As we went through the spring and summer, Daisy’s udders became lopsided. Even with taping and other things, we couldn’t get it fixed until we sold the doeling. Once I had my hands on her full time, I was able to get it fixed good enough for fair in August.


I heard that it’s an old farmer’s tale that if a doe loses a kid, she will have lopsided udders. I don’t know, but it was definitely true for us! Otherwise, Daisy remained healthy and in good weight the entire season.

goat breeding


Maple was the first doe to kid, in March. She had one buck, that we ended up keeping as a wether so our breeding buck had a friend. He was so sweet and would sit on your lap like a dog.


As far as Maple, she handled birthing well and we had no problems. Her buckling was strong and even though she was only nursing one, she never got lopsided. She was a strong milker, but put a lot of her weight in the bucket. And like all my does, she had a severe copper deficiency that I was unaware of, but kidding and freshening made it come to the forefront. I dealt with this all spring and summer and now we finally have them back on track.


goat breeding


Holly is our matriarch wanna be. She tries to show everyone who’s boss, but it doesn’t always work out for her. She can be a little stand-offish at times.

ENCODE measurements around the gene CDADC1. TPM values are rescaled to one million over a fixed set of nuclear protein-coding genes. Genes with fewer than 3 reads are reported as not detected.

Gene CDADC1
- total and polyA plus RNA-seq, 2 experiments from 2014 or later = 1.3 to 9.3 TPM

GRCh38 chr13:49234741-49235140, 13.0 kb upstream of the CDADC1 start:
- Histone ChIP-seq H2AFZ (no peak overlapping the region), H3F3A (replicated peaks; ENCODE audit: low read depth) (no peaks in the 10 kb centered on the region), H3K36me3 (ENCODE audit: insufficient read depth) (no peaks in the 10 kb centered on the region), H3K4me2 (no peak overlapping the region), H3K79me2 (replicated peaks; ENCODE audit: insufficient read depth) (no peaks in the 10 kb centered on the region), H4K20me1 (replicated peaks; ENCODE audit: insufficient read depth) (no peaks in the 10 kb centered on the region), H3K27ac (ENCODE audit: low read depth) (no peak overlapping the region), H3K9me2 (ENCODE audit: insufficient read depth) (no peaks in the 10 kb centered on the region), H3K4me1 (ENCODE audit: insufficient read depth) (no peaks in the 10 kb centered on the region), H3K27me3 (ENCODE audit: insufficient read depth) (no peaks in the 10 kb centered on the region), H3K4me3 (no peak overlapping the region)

Her twins were born on April 1. I will always remember that, because I went to the barn for evening chores and there they were! I knew she was close, and we were watching her like a hawk, but she still had them all on her own. She had a doe and a buck.


She had absolutely no issues with weight, milking or udders. She did beautifully!

goat breeding


Violet gave us the most problems this year. She is so much a diva and is very prim and proper and this didn’t stop with kidding and freshening. For a little bit, I wasn’t sure if she was going to make it.


She kidded second, in March and had twin bucks. Little did I know how they were going to ravage her udders and body. Birthing was fine, no issues and a smooth and healthy birth. But freshening and subsequent milking was very hard on her. She has beautiful udders and perfect teats that made milking so easy! But her boys did not respect her at all!


She could not keep weight on and just kept losing and losing. Her eyes were dull, she had a sore on her teat from her boys that ended up getting infected (we went to the vet for it), and the copper deficiency wasn’t helping. Her coat was thin and turning white (she’s a reddish color), but she kept giving us pound after pound of milk! That girl was our second best milker and she just wouldn’t stop producing, even for her 2 boys and us!